As we shall note later on, this and the prohibition of gambling which is next on the list, target justice in distribution. Islamic law does not distinguish between high rates of interest characterized as usury and lower rates characterized as interest. Any excess over and above the sum lent is disallowed. There have been some modern scholars taking a different view but classical jurists as well as overwhelming majority of modern scholars take the stand reported above. It is this view which is reflected in Islamic banking and finance.

2. Maysir, i.e. gambling, bets and wager. The essence of gambling is taking a risk deliberately created or invited, which is not necessary in economic activity, to gain thereby. This is unlike the risks taken by other economic agents, entrepreneurs, speculators, insurers….which are there as an inalienable aspect of reality.

3. Ghabn, i.e. fraud and deception.

4. Ikrah, i.e. coercion, e.g. imposing a contract, or a condition therein, on an unwilling party.

5. Bay’ al -mudtarr, i.e. exploitation of need, e.g. by charging an exorbitantly high price.

6. Ihtikar, I.e. withholding supplies of essential goods and services with a view to raising prices.

7. Najsh, i.e. raising prices by manipulating false bids.

8. Gharar, i.e. hazard or uncertainty surrounding a commodity, its price, time of payment, time of delivery, quantity,.. etc. makes the deal invalid. But some little gharar can be ignored as it may be humanly impossible to eliminate it.

9. Jahl mufdi ila al-niza’, i.e. such lack of information about a commodity, its quantity, price, etc. as may lead to dispute.

This list is by no means all inclusive, rather it serves the purpose of highlighting what the Shariah (Islamic Law) cares about in order to guide men and women towards an efficient and just economy.

I would also underline the fact that other than prohibition of interest, regulators all over the world, especially in the United States of America, have been doing their best to rid the markets from the bad practices noted above. In other words most of the concerns of Shariah and modern commercial law are common.

As I noted earlier, these do-nots are to be seen in the perspective of the numerous dos Islam has mandated, those that enshrine the spirit of caring for other human beings and, as need be, sharing with them one’s hard earned income and wealth. Economic agents, be they individuals, groups or institutions, are also under the obligation of regarding public interest and social purpose in their decisions. However, a detailed discussion of this point is not warranted in this lecture.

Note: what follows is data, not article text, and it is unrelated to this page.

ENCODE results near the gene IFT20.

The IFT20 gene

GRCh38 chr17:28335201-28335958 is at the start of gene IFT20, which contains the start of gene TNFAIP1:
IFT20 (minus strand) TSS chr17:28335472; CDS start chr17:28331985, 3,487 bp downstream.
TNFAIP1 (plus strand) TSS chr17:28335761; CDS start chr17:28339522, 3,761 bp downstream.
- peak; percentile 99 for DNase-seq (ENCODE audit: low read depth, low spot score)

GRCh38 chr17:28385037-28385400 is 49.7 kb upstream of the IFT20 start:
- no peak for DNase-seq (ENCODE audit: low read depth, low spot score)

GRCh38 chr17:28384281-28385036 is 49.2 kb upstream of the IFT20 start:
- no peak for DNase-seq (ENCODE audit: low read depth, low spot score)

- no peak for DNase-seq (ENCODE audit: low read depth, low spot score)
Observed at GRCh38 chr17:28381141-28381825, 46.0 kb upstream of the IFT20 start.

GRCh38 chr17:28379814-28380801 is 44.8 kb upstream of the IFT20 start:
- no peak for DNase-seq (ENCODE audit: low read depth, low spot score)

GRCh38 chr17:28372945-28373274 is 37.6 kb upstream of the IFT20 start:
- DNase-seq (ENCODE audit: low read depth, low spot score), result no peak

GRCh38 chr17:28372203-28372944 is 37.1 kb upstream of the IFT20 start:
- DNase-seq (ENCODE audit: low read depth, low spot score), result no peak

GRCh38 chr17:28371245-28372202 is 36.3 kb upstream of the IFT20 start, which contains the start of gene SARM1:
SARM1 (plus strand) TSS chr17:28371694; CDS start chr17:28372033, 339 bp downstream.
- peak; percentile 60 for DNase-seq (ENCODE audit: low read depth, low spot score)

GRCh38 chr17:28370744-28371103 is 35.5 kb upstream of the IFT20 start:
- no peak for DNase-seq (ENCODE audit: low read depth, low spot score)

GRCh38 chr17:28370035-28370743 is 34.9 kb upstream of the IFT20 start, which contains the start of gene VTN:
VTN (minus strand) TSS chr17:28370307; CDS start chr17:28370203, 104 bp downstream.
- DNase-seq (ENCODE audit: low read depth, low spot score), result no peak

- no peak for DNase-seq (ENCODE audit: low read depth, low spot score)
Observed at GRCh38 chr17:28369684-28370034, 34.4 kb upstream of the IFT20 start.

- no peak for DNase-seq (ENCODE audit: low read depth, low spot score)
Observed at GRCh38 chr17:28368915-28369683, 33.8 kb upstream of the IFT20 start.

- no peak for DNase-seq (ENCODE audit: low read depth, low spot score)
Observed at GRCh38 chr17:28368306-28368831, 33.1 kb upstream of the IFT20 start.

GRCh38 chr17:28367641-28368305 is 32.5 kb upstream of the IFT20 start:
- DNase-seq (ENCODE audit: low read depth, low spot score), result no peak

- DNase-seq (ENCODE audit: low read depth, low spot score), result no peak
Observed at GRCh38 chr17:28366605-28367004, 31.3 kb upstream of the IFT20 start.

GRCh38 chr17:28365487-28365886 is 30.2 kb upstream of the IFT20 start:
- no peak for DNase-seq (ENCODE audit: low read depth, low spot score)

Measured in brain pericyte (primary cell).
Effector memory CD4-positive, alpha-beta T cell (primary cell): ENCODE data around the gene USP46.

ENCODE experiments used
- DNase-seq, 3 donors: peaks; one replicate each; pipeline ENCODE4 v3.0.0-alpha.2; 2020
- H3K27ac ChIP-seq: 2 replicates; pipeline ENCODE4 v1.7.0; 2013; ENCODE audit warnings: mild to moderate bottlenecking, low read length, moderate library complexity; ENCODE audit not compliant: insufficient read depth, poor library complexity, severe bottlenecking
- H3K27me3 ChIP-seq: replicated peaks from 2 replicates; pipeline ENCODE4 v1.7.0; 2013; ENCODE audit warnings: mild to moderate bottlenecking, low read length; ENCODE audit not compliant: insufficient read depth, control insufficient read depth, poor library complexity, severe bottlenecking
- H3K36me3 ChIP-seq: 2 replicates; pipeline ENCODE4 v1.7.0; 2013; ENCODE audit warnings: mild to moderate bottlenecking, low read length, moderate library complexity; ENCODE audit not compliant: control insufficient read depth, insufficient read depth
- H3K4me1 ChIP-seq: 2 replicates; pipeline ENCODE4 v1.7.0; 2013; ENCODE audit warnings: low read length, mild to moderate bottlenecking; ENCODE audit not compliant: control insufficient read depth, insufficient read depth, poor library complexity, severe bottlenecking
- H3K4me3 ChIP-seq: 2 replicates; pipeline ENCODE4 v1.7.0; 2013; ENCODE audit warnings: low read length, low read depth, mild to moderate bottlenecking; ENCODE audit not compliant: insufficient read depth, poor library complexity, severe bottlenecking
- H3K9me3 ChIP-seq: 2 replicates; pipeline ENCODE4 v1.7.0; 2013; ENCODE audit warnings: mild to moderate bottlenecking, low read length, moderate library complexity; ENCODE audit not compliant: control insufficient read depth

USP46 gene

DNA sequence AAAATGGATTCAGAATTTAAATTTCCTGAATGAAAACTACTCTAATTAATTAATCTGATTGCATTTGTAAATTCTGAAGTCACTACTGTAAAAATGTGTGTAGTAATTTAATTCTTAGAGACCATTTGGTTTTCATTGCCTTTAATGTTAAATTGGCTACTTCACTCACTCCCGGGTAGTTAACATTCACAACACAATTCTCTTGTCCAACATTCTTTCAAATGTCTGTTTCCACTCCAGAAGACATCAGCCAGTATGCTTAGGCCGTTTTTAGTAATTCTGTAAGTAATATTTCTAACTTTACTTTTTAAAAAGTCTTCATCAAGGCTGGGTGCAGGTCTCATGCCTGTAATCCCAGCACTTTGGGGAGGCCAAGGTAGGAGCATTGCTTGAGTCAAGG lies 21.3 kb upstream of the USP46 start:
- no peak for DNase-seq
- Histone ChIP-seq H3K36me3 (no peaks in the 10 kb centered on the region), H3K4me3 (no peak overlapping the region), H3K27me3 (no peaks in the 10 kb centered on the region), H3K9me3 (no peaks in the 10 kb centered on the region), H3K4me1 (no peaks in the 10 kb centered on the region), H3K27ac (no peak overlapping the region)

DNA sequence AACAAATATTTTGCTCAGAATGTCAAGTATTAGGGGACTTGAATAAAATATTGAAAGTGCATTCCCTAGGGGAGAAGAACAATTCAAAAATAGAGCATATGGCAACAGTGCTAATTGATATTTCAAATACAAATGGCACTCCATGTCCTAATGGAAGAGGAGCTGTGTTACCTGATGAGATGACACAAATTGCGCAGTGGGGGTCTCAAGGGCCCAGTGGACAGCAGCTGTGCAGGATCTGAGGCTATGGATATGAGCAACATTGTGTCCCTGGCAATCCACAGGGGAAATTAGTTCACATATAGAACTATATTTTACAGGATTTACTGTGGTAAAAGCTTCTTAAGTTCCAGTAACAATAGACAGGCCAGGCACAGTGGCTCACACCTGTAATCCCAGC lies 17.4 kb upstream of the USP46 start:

Early Islamic History

True to its view on life, Islamic society witnessed vigorous economic activity since the day the Prophet came to Madinah. To the agrarian community of the city state was added a group of experienced traders from Makkah, a great center of inter- regional trade. The first four to six centuries recorded continued expansion and increasing prosperity. Monetization came early, and the ban on unequal exchange of similar fungibles seems to have expedited the process. Muslims started with gold dinars from the Byzantine and silver dirhams from Persia, but very soon they took to minting their own coins. The state had the monopoly of coinage and any tampering with their weight or purity was severely punished.

It is not surprising that trade and commerce over the vast expanse of the world of Islam, including northern parts of Africa, Spain in Europe and a large part of Asia , soon produced certain elementary financial instruments.

Chief among these was suftaja (bill of exchange) and sakk(check).

Muslims used customary contracts known in the Arabian peninsula and other parts of the land of Islam. But some were found violating one or more of the limits noted above and, therefore, rejected. Some were modified to meet the standards of fairness. Thus the Prophet forbade traders from selling what they did not yet own. He also forbade selling pieces of cloth spread on the ground by inviting the customer to throw pebbles in their direction, getting the piece actually hit. Muawiya, the first Umayyid khalifa (661-680) banned trade in securities based on grain entitlements of recipients.

It is time now to focus on those contracts, other than simple sale and purchase, which have a closer relationship with investment, finance and business organization. It is these which were recently adapted to modern conditions to form the basis of Islamic banking.

Profile of Early Islamic Financial Contracts